Who Will Rescue Katrina's Survivors?

Jesse Jackson | 10/9/2005, 10:11 p.m.
Americans — and much of the world — were appalled when there was no plan to rescue those stranded by ...

Americans — and much of the world — were appalled when there was no plan to rescue those stranded by Katrina’s furies. We watched stunned as incompetence and cronyism had deadly consequences.

Now, Americans — and much of the world — are no longer watching, but so far there is no plan to include the survivors in the reconstruction, just as there was no plan to rescue them. There is no plan to bring the survivors, scattered to 40 states, back to their homes, no plan to give them priority on jobs and put them to work rebuilding their city. Cronyism, corruption, incompetence and blind ideology threaten to add to the suffering of those who were abandoned in the first place.

Last week, New Orleans Mayor Ray Nagin announced that he would be forced to lay off 3,000 employees, about half the city’s workforce, “as a result of financial constraints in the wake of Hurricane Katrina.” Appeals to FEMA and Congress have received no response, and New Orleans’ tax base is scattered across the country.

This dismantling of city government is not only dangerous, but also bizarre, given the billions that have been provided by public and private sources after the hurricane hit. Nagin estimated the measure will save “$5 million to $8 million a month.” The analysts of the Institute for Southern Studies show that, spread over a year, that’s still $22 million less than FEMA paid truckers to haul ice around that was never delivered. It’s $158 million less than FEMA paid Carnival Cruise Lines to house Katrina evacuees, with the company gouging taxpayers by charging twice their normal cruise rate. Halliburton’s $500 million no-bid contract for Katrina cleanup alone could keep those workers on staff for another 77 years.

Billions have been appropriated; billions let out in no bid contracts. But there is no strategy to bring people back and to put them to work rebuilding their city. The Washington Post reports that 90 percent of the contracts are going to firms from outside the region.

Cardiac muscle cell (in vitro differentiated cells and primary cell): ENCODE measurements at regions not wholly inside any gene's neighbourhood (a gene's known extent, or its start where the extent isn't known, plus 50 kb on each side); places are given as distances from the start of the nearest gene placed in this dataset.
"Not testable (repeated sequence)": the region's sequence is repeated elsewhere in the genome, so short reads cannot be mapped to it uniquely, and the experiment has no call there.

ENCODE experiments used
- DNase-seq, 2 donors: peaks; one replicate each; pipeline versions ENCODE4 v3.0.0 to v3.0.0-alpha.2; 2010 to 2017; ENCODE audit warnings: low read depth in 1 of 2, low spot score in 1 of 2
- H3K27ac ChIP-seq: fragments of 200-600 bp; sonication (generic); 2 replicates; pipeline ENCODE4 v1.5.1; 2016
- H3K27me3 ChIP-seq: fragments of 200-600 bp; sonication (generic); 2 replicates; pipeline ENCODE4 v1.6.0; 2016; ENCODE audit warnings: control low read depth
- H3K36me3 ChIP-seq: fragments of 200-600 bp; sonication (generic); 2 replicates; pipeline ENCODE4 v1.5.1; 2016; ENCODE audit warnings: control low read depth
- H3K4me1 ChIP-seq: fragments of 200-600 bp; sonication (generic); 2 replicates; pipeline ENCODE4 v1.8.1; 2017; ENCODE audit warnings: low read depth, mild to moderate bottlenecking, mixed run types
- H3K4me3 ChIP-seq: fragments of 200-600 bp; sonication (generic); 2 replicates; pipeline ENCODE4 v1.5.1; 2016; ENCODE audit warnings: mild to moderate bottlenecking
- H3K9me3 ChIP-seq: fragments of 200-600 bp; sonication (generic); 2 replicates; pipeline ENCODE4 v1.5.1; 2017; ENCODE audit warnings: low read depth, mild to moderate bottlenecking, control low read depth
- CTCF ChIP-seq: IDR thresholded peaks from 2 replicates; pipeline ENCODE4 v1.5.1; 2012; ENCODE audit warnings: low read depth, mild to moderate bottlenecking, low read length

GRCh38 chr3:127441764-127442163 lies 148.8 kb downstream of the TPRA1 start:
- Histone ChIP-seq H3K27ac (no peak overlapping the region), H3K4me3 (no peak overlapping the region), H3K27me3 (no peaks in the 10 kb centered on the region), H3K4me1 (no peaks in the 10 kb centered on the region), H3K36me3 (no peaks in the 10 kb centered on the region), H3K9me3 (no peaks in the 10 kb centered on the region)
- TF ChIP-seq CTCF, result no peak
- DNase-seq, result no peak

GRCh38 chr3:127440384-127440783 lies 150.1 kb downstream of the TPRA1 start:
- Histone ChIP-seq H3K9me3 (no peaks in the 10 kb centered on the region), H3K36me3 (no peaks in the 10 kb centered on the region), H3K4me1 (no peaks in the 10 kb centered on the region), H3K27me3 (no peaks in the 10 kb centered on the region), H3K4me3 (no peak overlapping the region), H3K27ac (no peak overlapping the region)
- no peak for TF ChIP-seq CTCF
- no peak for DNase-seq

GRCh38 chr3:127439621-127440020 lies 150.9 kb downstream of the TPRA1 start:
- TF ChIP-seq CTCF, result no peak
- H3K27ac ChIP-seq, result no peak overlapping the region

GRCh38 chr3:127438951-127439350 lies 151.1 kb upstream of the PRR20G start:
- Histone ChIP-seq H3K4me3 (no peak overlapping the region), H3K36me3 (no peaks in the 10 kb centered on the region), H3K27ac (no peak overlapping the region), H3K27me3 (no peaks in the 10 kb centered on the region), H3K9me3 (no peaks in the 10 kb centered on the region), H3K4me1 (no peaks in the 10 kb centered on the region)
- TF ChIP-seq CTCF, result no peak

What New Orleans needs is someone at the federal level who is in charge. It needs plans for public investment in rebuilding the infrastructure of the city — from levees to mass transit to schools, parks, sewers and affordable housing. A Civilian Reconstruction Corps is vital to organize former residents, provide them with training if necessary, and put them to work. They need affordable, temporary housing so they can come back to their city. And needless to say, the city should be expanding its workforce, not laying off half of it.

Why is this not happening? The incompetence is staggering. Already FEMA has agreed, under pressure, to reopen many of the no-bid contracts it put out. But a lot of this is ideology. This administration doesn’t believe in activist government, outside the military. It doesn’t believe in public planning. It has starved investment in public infrastructure as a matter of principle.

There is no czar in charge of the reconstruction of the Gulf Coast. No one to coordinate and drive things forward. The administration initially announced that Karl Rove, the president’s campaign advisor, was in charge. But Rove is facing a grand jury for the fourth time in the case about the outing of CIA agent Valerie Plame. Now the White House says Rove was never in charge. Asked who is, spokesman Scott McClellan says, “the president.” But he too may have other things on his plate.

Instead of a plan, the administration is shipping money to private contractors. President Bush says, “The engine that drives growth and job creation in America is the private sector and the private sector will be the engine that drives the recovery of the Gulf Coast.”

This is a statement of ideology over experience. His own economic policies have produced a net loss in private-sector jobs, outside of the military sector. What job growth we’ve had under Bush comes from more public employment (particularly with the expansion of the military and homeland security) and military-sector jobs from the billions going to private contractors for war in Iraq and Afghanistan. Despite the boom in housing, we’ve lost jobs in the private sector outside of the military under Bush.

If you were appalled by how this administration failed the most vulnerable when Katrina hit, you’d better be alarmed right now. If we stay on the current course, Katrina’s survivors are about to be ravaged again.

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You can write to the Rev. Jesse Jackson care of this newspaper or by e-mail at jjackson@rainbowpush.org.